20 Oct 2012
"Stolen" by Lucy Christopher
Sometimes nothing will do but a re-read of a much loved book. Even though you know the story and the characters, some books are so special that you can read them again and again and still find something interesting, new or fascinating in them while at the same time the known provides a certain comfort. Last weekend I needed that comfort so I snuggled under the duvet with one of my favourite YA reads, "Stolen" by Lucy Christopher.
The story is an unusual one. Gemma is a lucky 16-year-old girl. She lives in a wealthy part of London with her financier father and art dealer mother and it is a pretty easy life until one day, it is all taken away from her. She's travelling to Vietnam on vacation with her family, when she meets a handsome young man in Bangkok Airport. He buys her a cup of coffee and suddenly everything is blurred. Next thing she knows, Gemma is in the Australian outback, hundreds of miles from the nearest city, far away from her family and friends. The only one there is Ty, the young man who has abducted her. Why he has taken Gemma and what he wants from her is a mystery to her and is slowly revealed to both her and the reader.
This is YA as it should be. Powerful, convincing, different and realistic. There's no paranormal romance here, yet it has some of the same qualities. As with many paranormals, this is set in a world very different to the one you and I live in and the rules are completely different. It is realistic yet it has the same magic as a good paranormal romance would have and it will appeal to the same readers.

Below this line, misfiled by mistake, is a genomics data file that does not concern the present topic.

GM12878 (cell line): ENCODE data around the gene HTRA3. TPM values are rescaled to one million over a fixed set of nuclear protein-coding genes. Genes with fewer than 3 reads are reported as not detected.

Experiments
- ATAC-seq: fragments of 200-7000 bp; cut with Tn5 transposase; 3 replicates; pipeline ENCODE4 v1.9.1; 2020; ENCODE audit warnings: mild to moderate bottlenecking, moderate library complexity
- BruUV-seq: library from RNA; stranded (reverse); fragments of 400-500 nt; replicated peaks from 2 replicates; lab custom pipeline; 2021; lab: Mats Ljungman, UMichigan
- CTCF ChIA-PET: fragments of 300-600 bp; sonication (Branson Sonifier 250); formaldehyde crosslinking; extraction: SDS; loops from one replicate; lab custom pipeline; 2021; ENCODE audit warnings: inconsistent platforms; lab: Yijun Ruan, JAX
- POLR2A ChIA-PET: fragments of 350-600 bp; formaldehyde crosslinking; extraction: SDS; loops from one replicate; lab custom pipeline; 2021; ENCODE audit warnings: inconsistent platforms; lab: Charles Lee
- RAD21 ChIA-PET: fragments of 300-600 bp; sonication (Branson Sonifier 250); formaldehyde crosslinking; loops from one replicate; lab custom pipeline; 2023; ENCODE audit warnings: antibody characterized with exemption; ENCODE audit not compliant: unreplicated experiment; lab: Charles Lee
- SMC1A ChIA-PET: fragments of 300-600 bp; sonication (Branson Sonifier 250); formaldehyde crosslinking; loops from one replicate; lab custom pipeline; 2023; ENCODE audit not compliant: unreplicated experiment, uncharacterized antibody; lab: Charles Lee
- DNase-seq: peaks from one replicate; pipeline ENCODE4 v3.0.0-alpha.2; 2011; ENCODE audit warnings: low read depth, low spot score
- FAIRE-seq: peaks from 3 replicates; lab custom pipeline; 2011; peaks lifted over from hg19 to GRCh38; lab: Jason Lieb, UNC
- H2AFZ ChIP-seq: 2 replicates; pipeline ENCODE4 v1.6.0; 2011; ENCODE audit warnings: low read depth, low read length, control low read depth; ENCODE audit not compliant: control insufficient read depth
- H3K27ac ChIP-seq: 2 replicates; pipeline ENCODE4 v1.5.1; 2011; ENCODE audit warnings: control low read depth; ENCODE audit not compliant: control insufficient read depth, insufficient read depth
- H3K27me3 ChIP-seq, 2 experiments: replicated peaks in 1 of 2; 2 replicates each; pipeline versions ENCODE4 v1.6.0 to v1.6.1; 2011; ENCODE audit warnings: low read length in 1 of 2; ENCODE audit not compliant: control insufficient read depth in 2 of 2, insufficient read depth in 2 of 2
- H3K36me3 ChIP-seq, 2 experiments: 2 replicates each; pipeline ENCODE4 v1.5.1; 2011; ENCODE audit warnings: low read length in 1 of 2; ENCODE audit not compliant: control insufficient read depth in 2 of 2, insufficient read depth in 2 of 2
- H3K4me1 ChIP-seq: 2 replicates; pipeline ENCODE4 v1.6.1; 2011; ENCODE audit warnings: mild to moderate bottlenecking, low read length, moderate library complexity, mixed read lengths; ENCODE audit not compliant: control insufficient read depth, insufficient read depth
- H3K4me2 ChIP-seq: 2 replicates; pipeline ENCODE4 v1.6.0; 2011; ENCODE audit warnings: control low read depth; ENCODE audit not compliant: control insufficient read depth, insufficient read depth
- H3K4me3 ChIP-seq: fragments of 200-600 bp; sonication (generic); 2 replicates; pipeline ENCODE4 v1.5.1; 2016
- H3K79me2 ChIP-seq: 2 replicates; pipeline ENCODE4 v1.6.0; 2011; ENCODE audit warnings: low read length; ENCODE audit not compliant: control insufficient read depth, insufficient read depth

What is interesting is that even though there are only really two characters in the plot, it still feels dynamic and full of action with lots of interesting dialogue. These two main characters are well-written and come to live, their personalities spring out of the pages, so real are they. The work that Lucy Christopher has done on her protagonist Gemma and the difficult Ty means that this novel is classes above many of the other YA books on the market. It is simply of a different - and better - quality and so much more interesting and powerful.
The story is scary, worrying, while at the same time being gripping and sorrow-ful. The way that Gemma matures throughout the book is rarely seen in the genre and it makes her a good literary role model for teenage girls. It reminds me of Sophie McKenzie's "Girl, Missing" but this one is better written with a more believable plot and more engaging characters. So if you're wondering what to get your teenage daughter/niece/friend for Christmas, I'd say that "Stolen" is a good contender for a great present.
Read it if: You like intelligent, emotionally mature Young Adult literature with a twist.